Lauren Cooper (Janis Revell)

Janis Revell, a young white woman with long dark hair wearing a plaid shirt with a long necklace of pearls hanging from her neck, smiling as an older woman (her mother, Audrey Revell) spells something into her hand.

This morning it crossed my mind to Google the name of Janis Revell, a young lady who was deafblind who died an agonising death in a British hospital in 1999 whose poems and writings I had read many years ago. As a teenager she had appeared on TV in 1984 after composing a musical tribute to princes William and Harry; at the time she had been blind for more than 10 years and was in the process of losing her hearing, so composing was increasingly difficult as she could not hear most of what she was playing. As an adult she wrote poetry and song lyrics and kept a website which detailed how she lived with her multiple impairments and her struggles with the Department of Social Security, as was (now DWP). Her mother, Audrey Revell, wrote a book about her life and how she died; published in October 2006, it is called Take My Hand and is still in print. Her death was, her mother believes, the result of a reaction to psychiatric medication she was given for depression in her last year or so; however, a coroner recorded a verdict of natural causes and the NHS ombudsman found against them also.

Reading Audrey Revell’s interview from 2006, I am struck by the similarities with the case of Oliver McGowan, a young man with mild learning difficulties and autism who also died in an NHS hospital as a result of a reaction to a psychiatric drug he was prescribed called olanzapine. Both Oliver and his mother had warned the doctors not to give it to him as he had had an adverse reaction in the past; they gave it to him anyway, and it caused a reaction called Neuroleptic Malignant Syndrome (NMS) in which his temperature spiked and his brain swelled up such that it started coming out of the base of his skull. He had been taken to the hospital in October 2016 after suffering a seizure (and not for any mental health reason); while at the hospital, he became agitated because police officers stood around him and demanded answers to questions rather than one person talking to him at a time calmly. The coroner decided that the drug had been prescribed properly and the parents said they were very disappointed with the verdict, that the doctors had been arrogant and the coroner overly protective of them.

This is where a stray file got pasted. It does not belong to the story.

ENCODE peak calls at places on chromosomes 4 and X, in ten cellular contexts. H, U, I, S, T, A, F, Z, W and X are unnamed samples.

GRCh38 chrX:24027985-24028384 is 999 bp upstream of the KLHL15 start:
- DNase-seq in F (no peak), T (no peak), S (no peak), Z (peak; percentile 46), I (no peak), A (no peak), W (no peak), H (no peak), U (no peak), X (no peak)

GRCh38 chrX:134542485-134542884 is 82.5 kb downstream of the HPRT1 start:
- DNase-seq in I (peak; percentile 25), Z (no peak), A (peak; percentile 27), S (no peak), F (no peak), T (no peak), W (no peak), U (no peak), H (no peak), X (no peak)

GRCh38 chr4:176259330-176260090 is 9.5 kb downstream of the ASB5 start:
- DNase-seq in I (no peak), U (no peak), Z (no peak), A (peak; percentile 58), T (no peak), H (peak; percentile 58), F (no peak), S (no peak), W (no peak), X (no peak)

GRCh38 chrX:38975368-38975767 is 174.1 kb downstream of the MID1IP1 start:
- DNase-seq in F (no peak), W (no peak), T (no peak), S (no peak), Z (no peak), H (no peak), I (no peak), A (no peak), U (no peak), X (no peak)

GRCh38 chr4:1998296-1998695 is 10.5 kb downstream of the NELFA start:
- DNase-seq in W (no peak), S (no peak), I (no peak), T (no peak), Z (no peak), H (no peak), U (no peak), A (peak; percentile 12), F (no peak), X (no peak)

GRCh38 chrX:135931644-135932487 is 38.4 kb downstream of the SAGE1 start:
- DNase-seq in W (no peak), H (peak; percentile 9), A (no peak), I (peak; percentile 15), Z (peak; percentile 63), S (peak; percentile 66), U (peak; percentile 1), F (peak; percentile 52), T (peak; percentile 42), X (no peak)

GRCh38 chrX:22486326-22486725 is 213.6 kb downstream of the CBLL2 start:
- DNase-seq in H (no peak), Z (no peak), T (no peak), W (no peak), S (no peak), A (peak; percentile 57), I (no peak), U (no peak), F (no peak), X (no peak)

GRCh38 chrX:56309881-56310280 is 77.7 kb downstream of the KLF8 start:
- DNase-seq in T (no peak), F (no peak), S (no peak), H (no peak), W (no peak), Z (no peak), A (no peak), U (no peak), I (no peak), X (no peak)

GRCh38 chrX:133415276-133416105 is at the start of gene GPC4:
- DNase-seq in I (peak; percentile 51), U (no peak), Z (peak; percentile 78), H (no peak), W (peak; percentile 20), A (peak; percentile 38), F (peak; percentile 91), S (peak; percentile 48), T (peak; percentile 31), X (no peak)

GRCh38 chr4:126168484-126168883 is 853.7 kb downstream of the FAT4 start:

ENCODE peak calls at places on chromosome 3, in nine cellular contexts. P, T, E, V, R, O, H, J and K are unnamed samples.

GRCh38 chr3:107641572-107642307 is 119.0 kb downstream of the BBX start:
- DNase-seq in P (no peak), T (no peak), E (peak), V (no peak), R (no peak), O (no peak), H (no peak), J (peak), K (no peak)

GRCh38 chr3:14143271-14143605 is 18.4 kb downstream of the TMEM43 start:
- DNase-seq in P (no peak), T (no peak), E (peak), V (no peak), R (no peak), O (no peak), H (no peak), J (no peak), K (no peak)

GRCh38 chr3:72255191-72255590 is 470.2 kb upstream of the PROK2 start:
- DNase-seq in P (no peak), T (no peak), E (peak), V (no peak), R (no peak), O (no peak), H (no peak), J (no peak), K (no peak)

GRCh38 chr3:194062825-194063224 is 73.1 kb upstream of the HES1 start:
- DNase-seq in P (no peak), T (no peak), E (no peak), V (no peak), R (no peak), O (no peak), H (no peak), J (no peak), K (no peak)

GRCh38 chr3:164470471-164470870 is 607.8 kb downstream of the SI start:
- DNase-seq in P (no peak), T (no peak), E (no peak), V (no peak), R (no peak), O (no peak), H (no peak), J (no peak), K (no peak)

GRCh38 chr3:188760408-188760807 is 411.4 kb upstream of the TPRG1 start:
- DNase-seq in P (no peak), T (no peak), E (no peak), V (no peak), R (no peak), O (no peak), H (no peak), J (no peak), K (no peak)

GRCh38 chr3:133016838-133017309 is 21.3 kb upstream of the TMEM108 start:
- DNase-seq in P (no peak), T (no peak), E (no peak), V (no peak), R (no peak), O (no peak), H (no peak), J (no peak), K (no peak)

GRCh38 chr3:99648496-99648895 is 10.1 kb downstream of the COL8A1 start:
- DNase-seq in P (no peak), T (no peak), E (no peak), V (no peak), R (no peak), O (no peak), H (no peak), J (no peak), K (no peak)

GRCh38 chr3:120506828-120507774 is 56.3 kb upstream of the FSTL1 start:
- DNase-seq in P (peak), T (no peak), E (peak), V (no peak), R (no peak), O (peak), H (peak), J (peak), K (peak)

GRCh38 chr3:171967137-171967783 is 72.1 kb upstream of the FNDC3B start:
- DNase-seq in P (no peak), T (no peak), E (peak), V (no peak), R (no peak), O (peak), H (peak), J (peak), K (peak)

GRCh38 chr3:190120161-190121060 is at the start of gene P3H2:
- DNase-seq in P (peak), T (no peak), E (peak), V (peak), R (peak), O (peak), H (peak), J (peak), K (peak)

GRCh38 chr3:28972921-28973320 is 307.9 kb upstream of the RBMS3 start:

One of the drug involved in Lauren Cooper’s case was carbamazepine, sold as tegretol (among other brand names). She had first been prescribed this in 1983 when she was about 18 and it was thought to be a “wonder drug” for the treatment of epilepsy, which she did not have, but as she described, “my neurologist in Nottingham gave me the drug experimentally to see if it would benefit my symptoms of acute neuritis and involuntary muscle spasms in my arms”. It resulted in an acute deterioration in her hearing and also her sense of touch, such that she could no longer read Braille, and when her mother stopped her taking it, she suffered horrific withdrawal symptoms. Later on, she had a breakdown after the birth of her daughter, Holly, and was admitted to a psychiatric unit where her condition continued to deteriorate; staff there persisted in assuming that her symptoms stemmed from an attachment disorder and did not allow MRI scans when her parents, and Lauren herself, demanded them. She was left on the floor on the assumption that if her ‘behaviours’ were not indulged, she would snap out of them. Her condition continued to deteriorate, she was admitted to the intensive care unit of the hospital where she subsequently died.

Her writings were published on her website; the original site has since expired, but archived copies exist on the Wayback Machine. There is a set of videos on YouTube showing her interviews following the tribute to William and Harry. Ironically, one of her poems later attacked their mother for refusing to touch her hand when the two met in hospital. I wonder if Diana knew who she was or remembered the tribute.

It goes to show that the attitudes that may have brought about Lauren’s death, or at least made her final months an undignified misery, have not changed much in nearly 20 years. Today people talk of how a diagnosis of Borderline Personality Disorder (BPD) or other psychological disorder commonly obscures physical symptoms and results in medical and other professionals treating someone as less believable or as a mere nuisance rather than a genuinely ill person. It seems that women are more prone to this kind of treatment than men, but where race or disability such as autism is a factor, men are prone to lethally neglectful treatment, to “death by indifference”; another notorious recent case is that of Kane Gorny, who died in St George’s hospital in south London when he was refused water, despite his notes clearly stating that his condition required it. As in so many other cases, nobody was prosecuted over it. It is rare for anyone to be held to account, to suffer severe consequences in their career or to lose their liberty, for the death of a disabled person in hospital, whether they are adult or child, male or female.

(If you were wondering why Lauren Cooper had two names, the answer is that Janis Lorraine Revell was her birth name. After losing her hearing, she changed her name to Lauren Jan because she could only hear the hissing sound of the final consonant in Janis. Cooper was her married surname.)

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